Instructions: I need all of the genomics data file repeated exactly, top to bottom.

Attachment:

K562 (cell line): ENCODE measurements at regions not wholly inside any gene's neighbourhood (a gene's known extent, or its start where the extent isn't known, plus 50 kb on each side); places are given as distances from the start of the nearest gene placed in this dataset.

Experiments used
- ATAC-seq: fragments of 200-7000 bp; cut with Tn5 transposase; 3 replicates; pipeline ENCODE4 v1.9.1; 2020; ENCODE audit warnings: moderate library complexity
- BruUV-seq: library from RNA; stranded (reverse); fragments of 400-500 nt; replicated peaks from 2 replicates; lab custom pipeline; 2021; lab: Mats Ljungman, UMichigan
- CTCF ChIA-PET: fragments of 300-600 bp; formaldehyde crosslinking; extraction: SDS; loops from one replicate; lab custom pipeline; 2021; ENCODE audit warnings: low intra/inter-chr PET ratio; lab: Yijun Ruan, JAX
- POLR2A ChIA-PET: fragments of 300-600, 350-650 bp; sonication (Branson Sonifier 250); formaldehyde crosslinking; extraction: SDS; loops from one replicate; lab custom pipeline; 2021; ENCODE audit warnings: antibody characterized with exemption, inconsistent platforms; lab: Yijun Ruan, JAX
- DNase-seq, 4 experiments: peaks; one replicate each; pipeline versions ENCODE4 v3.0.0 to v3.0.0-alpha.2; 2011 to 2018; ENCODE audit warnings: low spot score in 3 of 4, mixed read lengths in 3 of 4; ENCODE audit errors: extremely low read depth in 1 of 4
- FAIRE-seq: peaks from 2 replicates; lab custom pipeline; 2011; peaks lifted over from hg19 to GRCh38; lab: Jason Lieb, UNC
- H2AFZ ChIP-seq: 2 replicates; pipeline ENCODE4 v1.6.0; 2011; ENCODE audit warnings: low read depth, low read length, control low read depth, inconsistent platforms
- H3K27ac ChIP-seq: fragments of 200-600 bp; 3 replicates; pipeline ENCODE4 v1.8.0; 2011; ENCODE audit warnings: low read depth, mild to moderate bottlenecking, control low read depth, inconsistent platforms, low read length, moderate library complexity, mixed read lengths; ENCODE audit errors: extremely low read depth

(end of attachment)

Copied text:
K562 (cell line): ENCODE measurements at regions not wholly inside any gene's neighbourhood (a gene's known extent, or its start where the extent isn't known, plus 50 kb on each side); places are given as distances from the start of the nearest gene placed in this dataset.

Experiments used
- ATAC-seq: fragments of 200-7000 bp; cut with Tn5 transposase; 3 replicates; pipeline ENCODE4 v1.9.1; 2020; ENCODE audit warnings: moderate library complexity
- BruUV-seq: library from RNA; stranded (reverse); fragments of 400-500 nt; replicated peaks from 2 replicates; lab custom pipeline; 2021; lab: Mats Ljungman, UMichigan
- CTCF ChIA-PET: fragments of 300-600 bp; formaldehyde crosslinking; extraction: SDS; loops from one replicate; lab custom pipeline; 2021; ENCODE audit warnings: low intra/inter-chr PET ratio; lab: Yijun Ruan, JAX
- POLR2A ChIA-PET: fragments of 300-600, 350-650 bp; sonication (Branson Sonifier 250); formaldehyde crosslinking; extraction: SDS; loops from one replicate; lab custom pipeline; 2021; ENCODE audit warnings: antibody characterized with exemption, inconsistent platforms; lab: Yijun Ruan, JAX
- DNase-seq, 4 experiments: peaks; one replicate each; pipeline versions ENCODE4 v3.0.0 to v3.0.0-alpha.2; 2011 to 2018; ENCODE audit warnings: low spot score in 3 of 4, mixed read lengths in 3 of 4; ENCODE audit errors: extremely low read depth in 1 of 4
- FAIRE-seq: peaks from 2 replicates; lab custom pipeline; 2011; peaks lifted over from hg19 to GRCh38; lab: Jason Lieb, UNC
- H2AFZ ChIP-seq: 2 replicates; pipeline ENCODE4 v1.6.0; 2011; ENCODE audit warnings: low read depth, low read length, control low read depth, inconsistent platforms
- H3K27ac ChIP-seq: fragments of 200-600 bp; 3 replicates; pipeline ENCODE4 v1.8.0; 2011; ENCODE audit warnings: low read depth, mild to moderate bottlenecking, control low read depth, inconsistent platforms, low read length, moderate library complexity, mixed read lengths; ENCODE audit errors: extremely low read depth